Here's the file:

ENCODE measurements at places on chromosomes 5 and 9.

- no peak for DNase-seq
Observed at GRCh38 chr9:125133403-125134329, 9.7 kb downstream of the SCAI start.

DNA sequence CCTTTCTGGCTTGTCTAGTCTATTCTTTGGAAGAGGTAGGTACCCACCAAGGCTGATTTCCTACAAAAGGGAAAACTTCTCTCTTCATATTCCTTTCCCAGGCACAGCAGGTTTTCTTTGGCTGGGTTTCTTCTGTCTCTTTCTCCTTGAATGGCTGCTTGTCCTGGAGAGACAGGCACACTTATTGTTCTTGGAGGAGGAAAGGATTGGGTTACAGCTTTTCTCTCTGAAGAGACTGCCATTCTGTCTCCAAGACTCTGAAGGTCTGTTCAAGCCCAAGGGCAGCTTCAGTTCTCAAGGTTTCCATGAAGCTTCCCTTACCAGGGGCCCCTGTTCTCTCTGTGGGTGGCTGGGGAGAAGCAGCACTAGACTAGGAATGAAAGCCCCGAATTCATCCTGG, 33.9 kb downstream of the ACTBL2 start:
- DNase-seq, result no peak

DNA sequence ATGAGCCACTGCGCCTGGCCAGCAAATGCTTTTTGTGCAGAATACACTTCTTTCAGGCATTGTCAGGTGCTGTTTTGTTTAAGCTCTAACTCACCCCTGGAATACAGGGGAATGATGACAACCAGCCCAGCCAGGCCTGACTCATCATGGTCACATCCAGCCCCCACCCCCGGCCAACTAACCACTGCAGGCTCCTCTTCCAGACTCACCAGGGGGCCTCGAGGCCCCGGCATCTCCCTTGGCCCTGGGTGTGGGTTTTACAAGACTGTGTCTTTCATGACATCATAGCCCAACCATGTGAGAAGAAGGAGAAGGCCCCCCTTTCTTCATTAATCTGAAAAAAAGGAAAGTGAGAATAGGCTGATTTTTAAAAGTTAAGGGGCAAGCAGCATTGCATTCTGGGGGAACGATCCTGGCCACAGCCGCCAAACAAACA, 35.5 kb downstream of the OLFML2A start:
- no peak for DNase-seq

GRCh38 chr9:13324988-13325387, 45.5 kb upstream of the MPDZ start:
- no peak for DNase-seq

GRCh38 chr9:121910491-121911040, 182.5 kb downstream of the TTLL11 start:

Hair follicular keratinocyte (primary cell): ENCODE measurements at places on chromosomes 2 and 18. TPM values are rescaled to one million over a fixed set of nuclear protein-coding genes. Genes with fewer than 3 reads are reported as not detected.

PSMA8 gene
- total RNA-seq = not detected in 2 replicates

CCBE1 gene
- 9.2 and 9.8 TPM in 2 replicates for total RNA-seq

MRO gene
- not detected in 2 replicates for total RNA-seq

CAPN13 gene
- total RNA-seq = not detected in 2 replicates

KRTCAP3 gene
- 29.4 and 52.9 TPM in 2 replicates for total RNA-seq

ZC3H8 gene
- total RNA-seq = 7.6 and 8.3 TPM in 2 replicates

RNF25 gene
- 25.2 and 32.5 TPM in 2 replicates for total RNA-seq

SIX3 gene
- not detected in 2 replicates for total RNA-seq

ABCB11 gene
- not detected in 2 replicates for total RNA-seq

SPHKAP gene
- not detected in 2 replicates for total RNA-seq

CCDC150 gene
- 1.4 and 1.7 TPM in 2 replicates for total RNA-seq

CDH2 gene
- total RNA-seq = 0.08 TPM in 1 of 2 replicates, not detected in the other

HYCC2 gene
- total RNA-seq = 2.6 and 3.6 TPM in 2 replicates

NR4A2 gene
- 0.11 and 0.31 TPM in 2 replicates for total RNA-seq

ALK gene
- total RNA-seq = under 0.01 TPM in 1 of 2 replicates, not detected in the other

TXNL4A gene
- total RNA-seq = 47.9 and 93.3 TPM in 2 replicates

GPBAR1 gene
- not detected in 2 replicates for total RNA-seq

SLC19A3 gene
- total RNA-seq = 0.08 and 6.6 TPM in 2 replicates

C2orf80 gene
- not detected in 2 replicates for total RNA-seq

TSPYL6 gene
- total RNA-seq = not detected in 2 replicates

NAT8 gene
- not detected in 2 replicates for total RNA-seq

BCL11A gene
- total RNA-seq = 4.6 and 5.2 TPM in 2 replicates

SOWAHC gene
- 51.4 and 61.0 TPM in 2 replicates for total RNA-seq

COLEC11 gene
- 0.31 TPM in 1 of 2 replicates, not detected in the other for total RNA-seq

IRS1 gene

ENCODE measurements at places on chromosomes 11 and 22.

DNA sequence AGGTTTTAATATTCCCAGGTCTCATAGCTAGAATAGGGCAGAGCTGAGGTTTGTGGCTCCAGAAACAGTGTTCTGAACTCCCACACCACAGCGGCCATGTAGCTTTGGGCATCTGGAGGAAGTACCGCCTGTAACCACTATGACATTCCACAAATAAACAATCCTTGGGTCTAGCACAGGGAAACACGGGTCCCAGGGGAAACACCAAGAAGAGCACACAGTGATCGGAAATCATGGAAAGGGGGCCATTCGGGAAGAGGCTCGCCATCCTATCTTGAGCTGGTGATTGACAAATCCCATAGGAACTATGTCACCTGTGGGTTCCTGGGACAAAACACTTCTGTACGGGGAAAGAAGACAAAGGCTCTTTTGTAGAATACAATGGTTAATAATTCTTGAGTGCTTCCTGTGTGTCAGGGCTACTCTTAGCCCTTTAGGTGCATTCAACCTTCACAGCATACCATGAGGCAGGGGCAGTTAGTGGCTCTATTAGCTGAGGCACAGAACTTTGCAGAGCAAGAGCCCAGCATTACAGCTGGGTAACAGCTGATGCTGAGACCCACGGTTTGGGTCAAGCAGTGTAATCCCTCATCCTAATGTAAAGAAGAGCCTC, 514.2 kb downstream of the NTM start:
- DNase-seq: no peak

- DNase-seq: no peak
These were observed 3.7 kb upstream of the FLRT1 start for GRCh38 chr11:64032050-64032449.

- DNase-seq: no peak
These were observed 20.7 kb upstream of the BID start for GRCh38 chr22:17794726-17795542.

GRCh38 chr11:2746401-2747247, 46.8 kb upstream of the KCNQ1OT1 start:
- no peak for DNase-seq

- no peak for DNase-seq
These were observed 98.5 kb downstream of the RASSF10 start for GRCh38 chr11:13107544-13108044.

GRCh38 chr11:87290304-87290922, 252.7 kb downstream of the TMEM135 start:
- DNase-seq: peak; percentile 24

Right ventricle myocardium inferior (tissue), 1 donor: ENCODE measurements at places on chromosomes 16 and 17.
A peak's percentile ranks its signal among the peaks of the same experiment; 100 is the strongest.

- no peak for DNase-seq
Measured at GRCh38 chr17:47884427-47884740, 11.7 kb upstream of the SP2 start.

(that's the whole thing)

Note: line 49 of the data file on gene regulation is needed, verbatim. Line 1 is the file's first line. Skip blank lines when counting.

- not detected in 2 replicates for total RNA-seq